Hughes conceded that Salt Lake City was not apprised of the new version of the bill made public late Wednesday night when the House sponsor took to the floor to adopt the substitute — with changes that not only cut the city's representation on the board from three to two, but also allowed the port authority to capture 100 percent of the tax increment on property taxes from new development.
Hughes said it came to that because he became "frustrated" after Salt Lake City leaders remained firmly opposed to multiple versions of the bill, and as the city's position "got stronger and stronger" he became "worried that the idea was just to run out the clock and just not get anything accomplished."
"They were opposed from the onset," Hughes said. "I never saw that common ground as language kept being put in to try and gain that support ... We were never getting there."
On cutting the mayor's appointments — leaving the city's only seats to the chair of the Salt Lake City Airport Advisory Board and a member of the City Council — Hughes said: "Well, (Biskuspski) really hated the bills that had her in it."
"She hated every version she was in," the speaker said. "I wasn't getting anywhere."
The bill's changes also gave the Utah Department of Transportation and West Valley City a seat at the board and increased Salt Lake County's seats from one to two.
Boundaries were also changed to include an estimated 2,000 acres in West Valley City and Magna, located near state Route 201 with a southern boundary beginning at the intersection of 5600 West and the Riter Canal.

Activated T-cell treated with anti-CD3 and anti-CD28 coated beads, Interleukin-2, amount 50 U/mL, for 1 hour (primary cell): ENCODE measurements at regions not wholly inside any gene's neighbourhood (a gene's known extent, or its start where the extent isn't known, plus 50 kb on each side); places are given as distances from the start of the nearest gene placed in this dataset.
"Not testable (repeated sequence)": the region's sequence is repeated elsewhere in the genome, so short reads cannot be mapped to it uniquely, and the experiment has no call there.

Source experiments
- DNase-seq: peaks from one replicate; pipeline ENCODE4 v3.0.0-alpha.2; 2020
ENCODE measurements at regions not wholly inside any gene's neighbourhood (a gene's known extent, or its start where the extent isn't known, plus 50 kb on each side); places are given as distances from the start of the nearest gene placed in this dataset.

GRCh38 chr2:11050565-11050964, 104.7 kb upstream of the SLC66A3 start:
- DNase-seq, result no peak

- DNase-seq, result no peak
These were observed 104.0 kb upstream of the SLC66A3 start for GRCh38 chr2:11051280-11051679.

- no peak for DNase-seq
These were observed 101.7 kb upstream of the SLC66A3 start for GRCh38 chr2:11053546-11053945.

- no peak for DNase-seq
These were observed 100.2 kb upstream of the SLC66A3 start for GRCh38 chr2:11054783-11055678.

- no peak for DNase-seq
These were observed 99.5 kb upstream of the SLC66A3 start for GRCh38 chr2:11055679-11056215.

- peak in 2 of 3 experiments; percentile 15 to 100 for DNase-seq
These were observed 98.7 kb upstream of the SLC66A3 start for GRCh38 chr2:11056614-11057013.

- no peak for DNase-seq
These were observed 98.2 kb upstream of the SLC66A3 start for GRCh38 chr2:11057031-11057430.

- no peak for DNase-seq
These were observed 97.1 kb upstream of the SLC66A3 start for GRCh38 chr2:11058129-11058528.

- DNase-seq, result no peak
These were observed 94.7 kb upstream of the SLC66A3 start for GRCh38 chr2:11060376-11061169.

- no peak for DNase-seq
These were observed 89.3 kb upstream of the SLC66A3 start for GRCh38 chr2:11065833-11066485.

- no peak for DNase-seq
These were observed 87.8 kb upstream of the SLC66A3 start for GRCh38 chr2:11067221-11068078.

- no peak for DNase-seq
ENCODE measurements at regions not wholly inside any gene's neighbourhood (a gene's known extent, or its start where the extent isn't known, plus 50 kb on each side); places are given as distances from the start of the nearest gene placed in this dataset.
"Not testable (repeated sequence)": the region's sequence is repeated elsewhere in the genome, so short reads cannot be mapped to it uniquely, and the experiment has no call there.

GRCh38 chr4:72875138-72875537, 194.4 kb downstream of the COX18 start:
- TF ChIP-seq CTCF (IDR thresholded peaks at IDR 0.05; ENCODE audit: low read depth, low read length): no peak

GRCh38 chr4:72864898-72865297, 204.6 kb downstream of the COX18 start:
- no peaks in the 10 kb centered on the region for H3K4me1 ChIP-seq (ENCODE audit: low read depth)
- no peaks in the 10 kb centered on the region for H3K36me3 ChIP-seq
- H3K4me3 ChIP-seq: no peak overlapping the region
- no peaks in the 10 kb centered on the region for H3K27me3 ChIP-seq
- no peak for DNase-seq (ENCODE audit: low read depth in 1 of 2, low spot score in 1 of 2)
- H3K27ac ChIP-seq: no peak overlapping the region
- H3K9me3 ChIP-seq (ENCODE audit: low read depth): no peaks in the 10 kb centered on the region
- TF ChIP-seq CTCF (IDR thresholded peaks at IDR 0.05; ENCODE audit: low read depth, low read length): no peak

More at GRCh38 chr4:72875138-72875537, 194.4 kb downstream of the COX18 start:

West Valley City Manager Wayne Pyle said "this was a surprise to us," and "we were brought in at the very last second just like everyone else," but West Valley is supportive.
"It absolutely could be very good for West Valley," he said. "Honestly, as we're considering this, we'd rather be involved in it rather than not be involved."
Pyle declined to discuss specifics, but said the city was "approached" in the last several days by state officials asking if West Valley would be interested in joining.
Pyle also declined to name what specific businesses would be included in the port authority, but he did say the parcels "made sense for an inland port authority concept" because they're for manufacturing and distribution industrial uses.
Salt Lake County Mayor Ben McAdams — who told the Deseret News in January he strongly believes any land use or zoning decisions need to remain under the city's control — said "for the most part the bill is fair."
"I think while I certainly recognize the concerns, I think they may be a little overstated," McAdams said, noting that the port authority's capturing of tax increment is "not that different than most other economic development incentives we negotiate."24 comments on this story
"Salt Lake County never agrees to economic incentive that doesn't have accountability as to what happens with land use, and it's built into all of our agreements, so I guess it's not as groundbreaking... I don't think it sets the negative precedent others are worried about."
However, McAdams added he "certainly respects" Salt Lake City's concerns.
"While we'd love to see consensus between the city and the state, that didn't happen," he said. "But the next steps now is to move forward and make this as successful as possible."
Contributing: Amy Joi O'Donoghue